The best way to think of value-based care is as outcome-based care. That’s because value-based care pays providers in keeping with patient health outcomes.
According to the New England Journal of Medicine, value-based care rewards providers for helping patients “improve their health, reduce the effects and incidence of chronic disease, and live healthier lives in an evidence-based way.” The “value” comes from measuring health outcomes against the cost of delivering the outcomes.
Patients are happy thanks to lower costs and better outcomes; doctors and hospitals are happy due to higher patient satisfaction scores resulting in more revenue. Payers, suppliers, and society at large also benefit through reduced patient risk, decreased spending, and improved population health.
The key to value-based care that drives the most revenue and patient satisfaction lies in building partnerships across service lines and with patients, management services, and post-acute care facilities—a delivery model where silos do not exist but where teams share data and coordinate care across the entire continuum.
Partnerships with Patients
Patients and their families must see themselves as partners with the clinical care teams taking responsibility for their care.
To affect positive outcomes, physicians must ensure patients fully understand their post-discharge care plan, medications and instructions, scheduled follow-up appointments, and what to watch out for concerning their condition.
Hospitals should work to provide patient navigators and engagement representatives who check in with patients after discharge to ensure everything is going according to plan and troubleshoot if that’s not the case.
The hospital benefits from improved transitions of care, enhanced integration with primary care, lower readmission rate and ED visits, and greater patient experience overall.
Partnerships Across Service Lines
Disparate, uncoordinated care between hospital departments results in poor communication that negatively affects performance metrics, patient and physician satisfaction, and most importantly, patient care.
On the other hand, when EM, HM, and ICU decide to integrate, care continuity improves, care transitions become smoother, and attention to documentation detail becomes a priority.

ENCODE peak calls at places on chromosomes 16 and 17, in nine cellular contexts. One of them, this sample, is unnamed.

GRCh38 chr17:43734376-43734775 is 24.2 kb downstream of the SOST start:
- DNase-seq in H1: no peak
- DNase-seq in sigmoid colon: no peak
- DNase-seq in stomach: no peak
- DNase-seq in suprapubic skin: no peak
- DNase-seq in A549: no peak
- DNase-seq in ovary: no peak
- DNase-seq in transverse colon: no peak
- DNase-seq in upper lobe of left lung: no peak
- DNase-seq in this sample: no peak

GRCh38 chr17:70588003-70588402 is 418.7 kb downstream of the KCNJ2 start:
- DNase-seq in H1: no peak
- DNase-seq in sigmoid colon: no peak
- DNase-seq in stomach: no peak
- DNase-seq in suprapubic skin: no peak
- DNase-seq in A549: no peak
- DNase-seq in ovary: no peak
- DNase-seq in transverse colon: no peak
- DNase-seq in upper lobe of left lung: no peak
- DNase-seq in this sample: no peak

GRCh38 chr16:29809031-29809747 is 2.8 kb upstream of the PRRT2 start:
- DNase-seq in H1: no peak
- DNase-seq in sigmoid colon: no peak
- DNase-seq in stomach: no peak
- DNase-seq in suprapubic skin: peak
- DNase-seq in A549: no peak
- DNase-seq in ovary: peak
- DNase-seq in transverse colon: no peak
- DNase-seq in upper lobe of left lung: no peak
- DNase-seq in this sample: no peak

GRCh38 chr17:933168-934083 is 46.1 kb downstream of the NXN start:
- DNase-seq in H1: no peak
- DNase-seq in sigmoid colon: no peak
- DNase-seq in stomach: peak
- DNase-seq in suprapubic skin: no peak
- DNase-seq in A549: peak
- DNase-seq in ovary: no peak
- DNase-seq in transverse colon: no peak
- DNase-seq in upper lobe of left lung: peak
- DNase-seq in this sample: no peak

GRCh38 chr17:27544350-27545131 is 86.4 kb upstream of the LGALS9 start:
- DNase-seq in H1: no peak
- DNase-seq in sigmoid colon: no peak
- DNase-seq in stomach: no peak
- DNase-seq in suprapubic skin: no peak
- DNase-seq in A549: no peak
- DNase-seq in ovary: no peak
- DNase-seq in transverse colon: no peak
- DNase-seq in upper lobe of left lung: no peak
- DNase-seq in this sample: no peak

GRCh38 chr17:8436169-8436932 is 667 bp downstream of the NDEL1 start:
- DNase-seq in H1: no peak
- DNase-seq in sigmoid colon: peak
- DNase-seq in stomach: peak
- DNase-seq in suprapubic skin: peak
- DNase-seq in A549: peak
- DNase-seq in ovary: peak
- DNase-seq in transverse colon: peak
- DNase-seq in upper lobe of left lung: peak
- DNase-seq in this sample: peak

Other benefits of clinical integration include increased throughput, decreased ALOS, reduced readmission rates, and clearer communication with care management for discharge planning.
Proper documentation, in particular, is a critical component of value-based care. Enhanced documentation means better communication among the healthcare team, which can improve transitions of care for patients.
Robust and accurate documentation, coupled with accurate ICD-10 classification, offers clinicians a more complete perspective of the patient, resulting in more cost-effective care—both hallmarks of successful value-based care.
Post-Acute Care Partnerships
Hospitals must be able to place patients in the best possible location for their next stage of care. Partnerships with post-acute care (PAC) facilities can help ensure they are going to the proper level of care and will progress along their care plan, with the goal being to restore these patients to their homes as soon as possible.
The CMS Bundled Payments for Care Improvement Advanced (BPCI-A) model holds hospitals and providers financially responsible for post-acute care up to 90 days, including all in-patient rehab, skilled nursing facilities, long-term acute care, and home health charges.
Because PACs have the potential to be very expensive, it is in the hospital’s best interest to partner with a network it can trust for high-value care.
To create a trusted PACs network, ask the following questions:
- Does the facility have adequate clinician care (i.e., physicians, nurse practitioners)?
- Can we help make sure they do?
- How long is their average length of stay? Is that appropriate?
- What is the readmission rate for that facility? Can we help lower it?
Success in value-based care means making patient care after hospitalization a high priority. Improving post-discharge care through appropriate PAC placement reduces patient harm and saves money. The patient’s quality of life improves, and Medicare expenditures decrease.
Creating a sustainable value-based care system means approaching the entire care continuum from a partnership perspective. It encourages clinical integration, partnering with post-acute care facilities that align with your organization’s goals and values, and working with patients and their families to achieve an excellent standard of care along the way.
SCP Health is serious about helping your hospital achieve excellence in value-based care outcomes, especially considering CMS’s mandatory adoption of BPCI-A by 2024. To that end, earlier this year, we appointed Lisa Fry, an industry leader in value-based care partnerships and health management programs, as President, Value-Based Care, a new role within our company. Her primary charge is to expand value-based programs in our hospital and health system partners and extend our partnerships across the care continuum.
Contact us to learn how SCP Health can help your hospital deliver excellence in clinical effectiveness and promote value-based care outcomes. A member of our staff will contact you to address any questions you may have and see whether we are a suitable fit for your goals.